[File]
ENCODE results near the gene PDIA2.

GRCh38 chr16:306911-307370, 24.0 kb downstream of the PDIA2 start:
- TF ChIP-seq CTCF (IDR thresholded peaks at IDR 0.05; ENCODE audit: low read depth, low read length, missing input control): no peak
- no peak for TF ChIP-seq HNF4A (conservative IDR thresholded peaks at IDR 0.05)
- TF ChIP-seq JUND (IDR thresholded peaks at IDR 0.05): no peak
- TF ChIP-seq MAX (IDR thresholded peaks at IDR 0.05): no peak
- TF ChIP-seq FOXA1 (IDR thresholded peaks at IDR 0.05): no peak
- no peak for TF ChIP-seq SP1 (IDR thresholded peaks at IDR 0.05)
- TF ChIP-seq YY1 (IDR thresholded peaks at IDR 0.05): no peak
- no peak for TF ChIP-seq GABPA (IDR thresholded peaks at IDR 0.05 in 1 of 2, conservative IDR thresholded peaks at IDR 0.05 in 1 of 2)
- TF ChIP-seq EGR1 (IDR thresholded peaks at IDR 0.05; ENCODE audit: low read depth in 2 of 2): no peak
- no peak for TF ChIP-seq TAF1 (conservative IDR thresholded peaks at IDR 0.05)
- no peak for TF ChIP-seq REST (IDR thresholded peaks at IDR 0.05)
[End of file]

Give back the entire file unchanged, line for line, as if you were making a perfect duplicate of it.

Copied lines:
ENCODE results near the gene PDIA2.

GRCh38 chr16:306911-307370, 24.0 kb downstream of the PDIA2 start:
- TF ChIP-seq CTCF (IDR thresholded peaks at IDR 0.05; ENCODE audit: low read depth, low read length, missing input control): no peak
- no peak for TF ChIP-seq HNF4A (conservative IDR thresholded peaks at IDR 0.05)
- TF ChIP-seq JUND (IDR thresholded peaks at IDR 0.05): no peak
- TF ChIP-seq MAX (IDR thresholded peaks at IDR 0.05): no peak
- TF ChIP-seq FOXA1 (IDR thresholded peaks at IDR 0.05): no peak
- no peak for TF ChIP-seq SP1 (IDR thresholded peaks at IDR 0.05)
- TF ChIP-seq YY1 (IDR thresholded peaks at IDR 0.05): no peak
- no peak for TF ChIP-seq GABPA (IDR thresholded peaks at IDR 0.05 in 1 of 2, conservative IDR thresholded peaks at IDR 0.05 in 1 of 2)
- TF ChIP-seq EGR1 (IDR thresholded peaks at IDR 0.05; ENCODE audit: low read depth in 2 of 2): no peak
- no peak for TF ChIP-seq TAF1 (conservative IDR thresholded peaks at IDR 0.05)
- no peak for TF ChIP-seq REST (IDR thresholded peaks at IDR 0.05)